When it comes to financial matters and two of the world’s most prominent organizations[  are eager to experiment with blockchain, you know that the technology is not only effective, but also widespread. After all, the model has proven its worth at enhancing transparency and trust levels across several applications and fields, and economics is not an exception.

The Financial Times (FT) published a story on April 12th, reporting that the International Monetary Fund (IMF) and the World Bank are teaming up to develop a private blockchain initiative and an alleged quasi-cryptocurrency (that is the term used by the two organizations.)

It isn’t a Real Token

The specialized publication stated that the digital asset, dubbed as “Learning Coin,” will only be accessible through the two organizations, namely the IMF and the World Bank. However, and since it holds no monetary value whatsoever, it cannot be viewed as a real token, as the FT explains.

The intention of the World Bank and the IMF at the moment of launching the Learning Coin was to achieve a better understanding of emerging technologies that underlie crypto assets, since they have taken over as prominent and valuable resources. The project’s associated app will serve as a platform that will be able to store blogs, videos, research, and presentations of all kinds.

At the moment of testing the initiative, the IMF and World Bank’s workers will earn coins for accomplishing specific educational goals and milestines, and the two institutions will let them redeem the earned tokens for particular prizes. That is how the Learning Coin will have real-life worth.

The IMF has emphasized the importance of learning about crypto technologies as a way to keep up with modern times, as they are developing at an accelerated rate indeed. The first bodies that have to adjust are, according to the Monetary Fund, banks and regulators across the planet.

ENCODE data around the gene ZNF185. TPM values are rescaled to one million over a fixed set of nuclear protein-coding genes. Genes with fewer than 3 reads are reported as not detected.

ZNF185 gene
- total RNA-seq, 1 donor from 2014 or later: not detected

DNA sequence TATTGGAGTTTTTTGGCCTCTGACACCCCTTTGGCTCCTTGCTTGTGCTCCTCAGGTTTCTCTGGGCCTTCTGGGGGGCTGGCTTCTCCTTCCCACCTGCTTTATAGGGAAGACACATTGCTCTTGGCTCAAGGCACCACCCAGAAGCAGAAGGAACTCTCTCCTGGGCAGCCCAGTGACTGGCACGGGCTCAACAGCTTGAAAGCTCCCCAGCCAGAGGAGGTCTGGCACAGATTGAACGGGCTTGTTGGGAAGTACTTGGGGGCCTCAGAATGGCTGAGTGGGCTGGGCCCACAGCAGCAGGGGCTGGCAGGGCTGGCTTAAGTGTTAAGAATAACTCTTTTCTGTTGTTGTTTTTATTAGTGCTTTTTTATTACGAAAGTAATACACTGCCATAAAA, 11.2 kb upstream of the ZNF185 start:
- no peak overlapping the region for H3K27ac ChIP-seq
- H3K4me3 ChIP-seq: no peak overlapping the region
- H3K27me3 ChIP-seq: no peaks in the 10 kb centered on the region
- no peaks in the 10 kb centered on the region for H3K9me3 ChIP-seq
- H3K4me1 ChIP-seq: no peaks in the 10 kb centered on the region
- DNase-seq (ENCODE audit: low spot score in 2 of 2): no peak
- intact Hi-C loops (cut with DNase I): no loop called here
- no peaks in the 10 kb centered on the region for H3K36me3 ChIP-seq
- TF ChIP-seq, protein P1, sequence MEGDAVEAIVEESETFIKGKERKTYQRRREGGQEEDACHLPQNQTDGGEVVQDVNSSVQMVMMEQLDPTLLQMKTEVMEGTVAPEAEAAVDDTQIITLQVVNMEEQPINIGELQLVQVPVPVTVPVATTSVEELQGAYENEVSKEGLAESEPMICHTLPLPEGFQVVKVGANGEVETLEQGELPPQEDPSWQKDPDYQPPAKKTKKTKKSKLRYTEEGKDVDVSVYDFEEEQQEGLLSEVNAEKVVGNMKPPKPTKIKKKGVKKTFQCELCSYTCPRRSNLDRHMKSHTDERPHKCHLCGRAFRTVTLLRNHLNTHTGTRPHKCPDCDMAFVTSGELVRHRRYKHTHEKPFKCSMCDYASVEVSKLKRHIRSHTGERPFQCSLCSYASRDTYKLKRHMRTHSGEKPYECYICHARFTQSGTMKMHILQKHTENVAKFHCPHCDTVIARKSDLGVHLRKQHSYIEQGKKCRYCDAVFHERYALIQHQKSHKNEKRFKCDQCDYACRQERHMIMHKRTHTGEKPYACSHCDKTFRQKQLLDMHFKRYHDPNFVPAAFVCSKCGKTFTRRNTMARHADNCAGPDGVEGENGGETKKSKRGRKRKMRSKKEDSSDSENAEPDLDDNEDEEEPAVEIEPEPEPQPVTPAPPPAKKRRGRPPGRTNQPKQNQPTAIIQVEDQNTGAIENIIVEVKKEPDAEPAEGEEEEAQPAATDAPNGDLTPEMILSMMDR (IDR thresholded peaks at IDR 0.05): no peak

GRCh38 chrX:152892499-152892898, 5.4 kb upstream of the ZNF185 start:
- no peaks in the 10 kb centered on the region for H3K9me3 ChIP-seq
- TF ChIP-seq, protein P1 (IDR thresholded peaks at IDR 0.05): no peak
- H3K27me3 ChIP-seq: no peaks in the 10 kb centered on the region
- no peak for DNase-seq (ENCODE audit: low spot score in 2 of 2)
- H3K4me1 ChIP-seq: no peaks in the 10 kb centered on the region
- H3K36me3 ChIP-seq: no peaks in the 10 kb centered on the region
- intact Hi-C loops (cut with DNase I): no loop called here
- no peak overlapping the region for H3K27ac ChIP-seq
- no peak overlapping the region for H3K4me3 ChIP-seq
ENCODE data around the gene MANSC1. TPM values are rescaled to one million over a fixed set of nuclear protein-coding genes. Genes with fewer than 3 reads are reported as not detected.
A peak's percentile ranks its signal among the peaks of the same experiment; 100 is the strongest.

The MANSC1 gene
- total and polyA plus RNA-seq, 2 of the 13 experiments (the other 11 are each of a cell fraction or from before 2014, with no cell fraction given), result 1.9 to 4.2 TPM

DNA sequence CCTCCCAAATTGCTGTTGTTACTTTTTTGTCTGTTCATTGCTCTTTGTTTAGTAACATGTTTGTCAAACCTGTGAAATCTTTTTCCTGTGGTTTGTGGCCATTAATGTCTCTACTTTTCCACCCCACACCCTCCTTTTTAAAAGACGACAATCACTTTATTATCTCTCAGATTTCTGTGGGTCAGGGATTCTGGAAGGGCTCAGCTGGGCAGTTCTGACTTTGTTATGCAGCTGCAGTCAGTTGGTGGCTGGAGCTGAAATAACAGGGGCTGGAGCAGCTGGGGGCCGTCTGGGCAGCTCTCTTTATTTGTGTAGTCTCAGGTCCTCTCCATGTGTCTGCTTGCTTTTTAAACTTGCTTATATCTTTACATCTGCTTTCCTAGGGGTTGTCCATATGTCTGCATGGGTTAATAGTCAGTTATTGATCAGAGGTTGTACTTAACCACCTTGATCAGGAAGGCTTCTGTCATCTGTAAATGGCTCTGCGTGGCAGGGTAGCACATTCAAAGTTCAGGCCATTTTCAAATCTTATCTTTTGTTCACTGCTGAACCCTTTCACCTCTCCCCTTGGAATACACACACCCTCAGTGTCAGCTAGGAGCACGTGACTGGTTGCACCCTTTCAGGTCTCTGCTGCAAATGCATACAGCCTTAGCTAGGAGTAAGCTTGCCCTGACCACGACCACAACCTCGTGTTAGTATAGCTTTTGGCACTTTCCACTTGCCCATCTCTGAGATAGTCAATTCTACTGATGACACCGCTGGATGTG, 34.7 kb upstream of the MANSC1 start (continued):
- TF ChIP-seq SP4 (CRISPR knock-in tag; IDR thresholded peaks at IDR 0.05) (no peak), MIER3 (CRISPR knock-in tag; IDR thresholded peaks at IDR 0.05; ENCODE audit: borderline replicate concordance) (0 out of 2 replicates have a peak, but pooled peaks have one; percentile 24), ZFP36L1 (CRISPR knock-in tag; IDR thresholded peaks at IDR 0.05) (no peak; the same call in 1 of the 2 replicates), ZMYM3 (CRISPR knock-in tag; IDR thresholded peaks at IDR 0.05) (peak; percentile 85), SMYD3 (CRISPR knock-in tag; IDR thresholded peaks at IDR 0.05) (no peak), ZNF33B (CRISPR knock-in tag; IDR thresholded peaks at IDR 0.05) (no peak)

“The development of crypto-assets and distributed ledger technology is evolving rapidly, as is the amount of information (both neutral and vested) surrounding it. This is forcing central banks, regulators and financial institutions to recognize a growing knowledge gap between the legislators, policymakers, economists and the technology,” the IMF stated.

Future Plans

After the test, both institutions will, purportedly, use the blockchain technology as a tool to launch smart contracts and therefore earning more tools to fight against one of the most critical threats associated with the financial landscape: money laundering. Blockchain holds the potential to increase transparency.

This month, Christine Lagarde, who is currently performing duties as the Managing Director of the IMF, stated that blockchain innovators are changing the industry and breaking paradigms when it comes to the traditional financial world, with an evident impact on all the actors and players.

The executive also highlighted that blockchain initiatives and associated assets’ potential is highly regarded by regulators and central banks. As a whole, they tend to accept that it can have a positive effect. The World Bank is a little more cautious about its approach towards blockchain, saying that high expectations exist as a consequence of excessive hype.

By: Andres Chavez


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